When you open the app, you’re brought to a text tutorial sample entry in the notebook that shows you the lay of the land. The half page explains that you can customize the notebook’s appearance, rename a notebook by tapping on its title, and easily compose new notebooks or specific entries with buttons in the top corners. You can also add and edit photos, and then use search to find your previous entries.
All in all, this app is really clean. The animations that shift from one entry to another are smooth but not too flashy, and the overall layout is clean and easy to use. The name of notebooks are labeled in bold black, and gray text below shows how many entries exist within that notebook.
When you click on the notebook if flips into a fullscreen view of the entries within the notebook. A full view of your most recent entry shows up on the right and on the left is a list of each entry with the date it was created and a preview of the first few lines of text. Much like email on the iPad, all of these components display in landscape mode. If you switch to portrait mode though, the app switches to a full screen entry with a button that allows you to display your entries in an overlay menu.
Creating a new entry within a notebook can be done by using the compose button in the corner. When you press compose an overlay screen pops up where you can type a message much like you would an email. When you press done the entry shows up as text on the page in your notebook.
Once the page is set you can change your font, the size of your text, email your document out as inline text (sending as PDF is supposed to come in the next update) and add pictures from your photo album.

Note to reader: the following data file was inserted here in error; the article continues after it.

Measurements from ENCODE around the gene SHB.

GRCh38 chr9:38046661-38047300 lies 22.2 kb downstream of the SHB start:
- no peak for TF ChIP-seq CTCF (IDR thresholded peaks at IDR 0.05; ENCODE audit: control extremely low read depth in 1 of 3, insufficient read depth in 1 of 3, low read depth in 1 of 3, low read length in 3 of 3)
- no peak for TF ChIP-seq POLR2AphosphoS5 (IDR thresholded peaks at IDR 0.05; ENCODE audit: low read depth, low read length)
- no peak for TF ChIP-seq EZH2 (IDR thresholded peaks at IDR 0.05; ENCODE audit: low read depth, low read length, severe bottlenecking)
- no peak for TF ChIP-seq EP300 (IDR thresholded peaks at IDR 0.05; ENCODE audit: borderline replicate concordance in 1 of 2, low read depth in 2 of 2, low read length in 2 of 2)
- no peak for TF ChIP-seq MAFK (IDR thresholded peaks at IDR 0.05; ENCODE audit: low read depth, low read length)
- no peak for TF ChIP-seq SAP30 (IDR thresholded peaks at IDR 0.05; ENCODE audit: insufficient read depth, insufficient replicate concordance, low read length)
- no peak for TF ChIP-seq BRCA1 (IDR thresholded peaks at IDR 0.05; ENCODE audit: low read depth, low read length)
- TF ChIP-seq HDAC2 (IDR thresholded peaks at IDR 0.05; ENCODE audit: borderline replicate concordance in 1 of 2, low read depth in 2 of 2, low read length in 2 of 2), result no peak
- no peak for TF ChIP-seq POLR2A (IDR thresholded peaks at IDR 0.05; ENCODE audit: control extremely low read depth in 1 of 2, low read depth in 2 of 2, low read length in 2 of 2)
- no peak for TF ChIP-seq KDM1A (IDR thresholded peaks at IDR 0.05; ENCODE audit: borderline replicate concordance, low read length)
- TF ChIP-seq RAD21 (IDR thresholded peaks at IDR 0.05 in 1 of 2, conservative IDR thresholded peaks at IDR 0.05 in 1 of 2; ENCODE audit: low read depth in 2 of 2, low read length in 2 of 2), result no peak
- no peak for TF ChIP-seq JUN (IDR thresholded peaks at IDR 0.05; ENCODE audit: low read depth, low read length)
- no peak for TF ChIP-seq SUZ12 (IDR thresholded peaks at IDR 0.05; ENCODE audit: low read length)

The picture editing component of this app is perhaps its snazziest feature. You can pull albums out of your library and drag them around your document. You can pinch them to change the sizing and then turn your fingers to rotate. If you’re layering pictures the most recent one you’ve touched ends up on the top, and the overall effect is sharp.
My only complaint with the photo editing is that because editing photos is separate from editing text, creating effects like text wrap is very difficult. Also, pictures will always sit on top of text. It would be great if this could change, but this is a small detail that won’t affect the app unless you expect to do a ton of editing.
Some other features in this app worth mentioning is the fact that everything autosaves, you can password protect files, export notebooks to Google Docs, make small aesthetic changes (like changing the background colors behind pages), and find and view documents either via timestamps in calendar mode, or by search. It’s worth noting though, that you can’t search within the app. Instead you can only search within each notebook. That said, as long as you know where you’re looking categorically, the search function works very well.
This app is great, but every now and then it glitches. The notebooks sometimes stick, creating a second or two delay in scrolling, and one time the app crashed on me. In the grand scheme of things this wouldn’t make or break my decision to purchase this app, but it’s worth mentioning.
Bottom Line: Chapters is a slick app that does a good job of organizing the prolific note writer. It may not be perfect, but it’s pretty darn close.